Origin of Carbonate Deposits in the Vicinity of Yucca Mountain, Nevada: Preliminary Results of Strontium-Isotope Analyses

by B. D. Marshall, U.S. Geological Survey, United States,
K. Futa, U.S. Geological Survey, United States,
S. A. Mahan, U.S. Geological Survey, United States,
Z. E. Peterman, U.S. Geological Survey, United States,
J. S. Stuckless, U.S. Geological Survey, United States,
J. S. Downey, U.S. Geological Survey, United States,
E. D. Gutentag, U.S. Geological Survey, United States,



Document Type: Proceeding Paper

Part of: High Level Radioactive Waste Management 1990

Abstract: As part of the paleohydrology study of the Yucca Mountain Project, strontium-isotope analyses of carbonate deposits, ground water, and major rock reservoirs of strontium are in progress. This paper presents a summary of the strontium-isotope data obtained through 1989. Calcium carbonate is ubiquitous in the vicinity of Yucca Mountain, where it occurs as pedogenic horizons and rhizoliths, small veins and fracture fillings in Tertiary volcanic rocks, large veins and masses along faults, and freshwater and marine limestones. With the exception of marine limestones, which are Paleozoic, the calcium carbonate has been precipitated directly from water during the past 107 years. This paper reports strontium-isotope compositions of the following carbonate groups: 1) limestones of the Paleozoic basement, 2) calcite-silica veins, 3) small calcite veins, 4) pedogenic carbonate deposits, and 5) spring deposits (i.e., tufa). The authors have also analyzed the strontium from samples of Tertiary volcanic rocks and from ground water.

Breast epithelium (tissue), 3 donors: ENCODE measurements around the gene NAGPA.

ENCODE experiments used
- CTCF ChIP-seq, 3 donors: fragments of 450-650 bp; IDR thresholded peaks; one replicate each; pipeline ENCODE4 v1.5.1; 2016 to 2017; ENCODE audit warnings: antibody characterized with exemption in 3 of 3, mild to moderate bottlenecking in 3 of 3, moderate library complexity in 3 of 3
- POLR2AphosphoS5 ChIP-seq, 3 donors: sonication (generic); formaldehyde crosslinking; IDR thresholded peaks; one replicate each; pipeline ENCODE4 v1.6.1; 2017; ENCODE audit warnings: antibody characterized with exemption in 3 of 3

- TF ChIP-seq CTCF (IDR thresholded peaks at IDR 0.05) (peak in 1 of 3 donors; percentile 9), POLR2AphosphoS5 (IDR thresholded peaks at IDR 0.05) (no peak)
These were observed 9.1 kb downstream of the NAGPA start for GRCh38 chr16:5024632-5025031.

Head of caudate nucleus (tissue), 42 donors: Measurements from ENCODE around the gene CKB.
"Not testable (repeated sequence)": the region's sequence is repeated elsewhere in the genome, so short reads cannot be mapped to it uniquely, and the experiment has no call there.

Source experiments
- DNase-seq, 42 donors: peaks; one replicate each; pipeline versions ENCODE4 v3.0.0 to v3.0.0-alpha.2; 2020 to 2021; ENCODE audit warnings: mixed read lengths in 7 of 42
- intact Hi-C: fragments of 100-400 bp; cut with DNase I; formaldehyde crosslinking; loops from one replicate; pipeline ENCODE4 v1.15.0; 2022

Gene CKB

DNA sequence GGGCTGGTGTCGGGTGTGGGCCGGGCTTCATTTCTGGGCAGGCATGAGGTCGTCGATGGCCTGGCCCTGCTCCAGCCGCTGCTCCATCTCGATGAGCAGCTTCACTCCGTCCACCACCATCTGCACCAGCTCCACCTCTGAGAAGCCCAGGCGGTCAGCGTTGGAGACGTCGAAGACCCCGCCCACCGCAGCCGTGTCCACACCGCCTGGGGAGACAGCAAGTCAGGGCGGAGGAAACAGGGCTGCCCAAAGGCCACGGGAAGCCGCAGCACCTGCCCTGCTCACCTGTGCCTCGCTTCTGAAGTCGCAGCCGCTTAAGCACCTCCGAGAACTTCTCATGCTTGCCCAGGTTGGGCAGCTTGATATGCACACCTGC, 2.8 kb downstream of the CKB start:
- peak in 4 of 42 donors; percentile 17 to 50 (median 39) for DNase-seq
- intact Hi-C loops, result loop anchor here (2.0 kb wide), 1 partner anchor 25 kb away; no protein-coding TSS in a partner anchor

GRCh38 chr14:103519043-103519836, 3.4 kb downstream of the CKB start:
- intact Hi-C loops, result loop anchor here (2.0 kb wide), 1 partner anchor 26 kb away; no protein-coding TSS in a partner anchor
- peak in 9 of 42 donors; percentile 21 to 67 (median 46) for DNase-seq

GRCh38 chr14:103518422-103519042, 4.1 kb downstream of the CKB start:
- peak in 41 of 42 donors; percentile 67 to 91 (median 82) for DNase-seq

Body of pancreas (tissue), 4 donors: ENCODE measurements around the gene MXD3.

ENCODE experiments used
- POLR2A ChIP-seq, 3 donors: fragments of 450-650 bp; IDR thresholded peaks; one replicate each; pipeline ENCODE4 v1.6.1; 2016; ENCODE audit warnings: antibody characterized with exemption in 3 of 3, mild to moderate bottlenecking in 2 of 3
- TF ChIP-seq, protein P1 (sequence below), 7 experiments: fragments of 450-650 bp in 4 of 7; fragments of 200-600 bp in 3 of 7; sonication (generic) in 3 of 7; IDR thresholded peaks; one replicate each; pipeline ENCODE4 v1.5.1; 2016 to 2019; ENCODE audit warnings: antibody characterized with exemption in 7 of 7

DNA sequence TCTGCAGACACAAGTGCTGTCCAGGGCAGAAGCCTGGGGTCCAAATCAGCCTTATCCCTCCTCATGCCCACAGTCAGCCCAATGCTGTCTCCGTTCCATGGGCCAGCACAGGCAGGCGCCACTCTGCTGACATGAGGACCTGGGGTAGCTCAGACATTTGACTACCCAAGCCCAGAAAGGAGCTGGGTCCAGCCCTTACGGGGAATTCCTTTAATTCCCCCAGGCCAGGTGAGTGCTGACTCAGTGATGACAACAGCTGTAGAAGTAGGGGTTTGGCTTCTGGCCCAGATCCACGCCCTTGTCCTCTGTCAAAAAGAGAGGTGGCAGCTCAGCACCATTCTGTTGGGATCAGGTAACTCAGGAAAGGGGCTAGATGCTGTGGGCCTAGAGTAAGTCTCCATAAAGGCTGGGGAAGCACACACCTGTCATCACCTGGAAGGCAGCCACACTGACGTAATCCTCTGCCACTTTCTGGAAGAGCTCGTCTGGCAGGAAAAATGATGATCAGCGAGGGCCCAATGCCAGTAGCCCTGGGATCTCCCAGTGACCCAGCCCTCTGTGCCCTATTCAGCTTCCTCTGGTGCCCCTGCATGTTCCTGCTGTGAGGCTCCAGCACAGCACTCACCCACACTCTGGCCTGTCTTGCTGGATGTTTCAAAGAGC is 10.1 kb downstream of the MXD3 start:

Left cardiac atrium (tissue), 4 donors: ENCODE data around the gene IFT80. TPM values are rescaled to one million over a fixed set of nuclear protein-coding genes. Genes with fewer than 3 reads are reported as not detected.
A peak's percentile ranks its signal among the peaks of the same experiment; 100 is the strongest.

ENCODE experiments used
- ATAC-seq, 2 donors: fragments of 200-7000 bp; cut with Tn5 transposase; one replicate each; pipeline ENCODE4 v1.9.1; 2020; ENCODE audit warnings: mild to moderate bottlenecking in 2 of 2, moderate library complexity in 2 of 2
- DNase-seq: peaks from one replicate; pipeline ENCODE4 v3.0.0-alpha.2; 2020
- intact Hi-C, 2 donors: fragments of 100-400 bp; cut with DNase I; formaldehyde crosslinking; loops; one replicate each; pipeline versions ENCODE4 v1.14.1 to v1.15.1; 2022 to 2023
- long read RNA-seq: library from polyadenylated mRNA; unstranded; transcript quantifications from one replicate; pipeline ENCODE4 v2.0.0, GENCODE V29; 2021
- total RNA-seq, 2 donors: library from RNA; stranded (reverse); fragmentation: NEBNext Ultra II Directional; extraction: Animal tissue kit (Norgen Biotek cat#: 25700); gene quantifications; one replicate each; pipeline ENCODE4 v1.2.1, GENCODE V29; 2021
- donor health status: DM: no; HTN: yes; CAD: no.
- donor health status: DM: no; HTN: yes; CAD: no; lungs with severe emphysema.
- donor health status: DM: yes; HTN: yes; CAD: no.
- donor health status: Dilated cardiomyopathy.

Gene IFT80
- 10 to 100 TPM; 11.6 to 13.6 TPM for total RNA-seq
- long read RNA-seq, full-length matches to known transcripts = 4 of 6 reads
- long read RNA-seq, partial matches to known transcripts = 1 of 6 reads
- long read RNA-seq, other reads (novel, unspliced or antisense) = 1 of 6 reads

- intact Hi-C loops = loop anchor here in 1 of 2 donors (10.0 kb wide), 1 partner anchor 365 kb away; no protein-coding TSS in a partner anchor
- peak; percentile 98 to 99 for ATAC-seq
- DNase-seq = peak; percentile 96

Subject Headings: Radioactive wastes | Carbonation | Calcium carbonate | Groundwater | Limestone | Water resources | Volcanic deposits | Nevada | North America | United States

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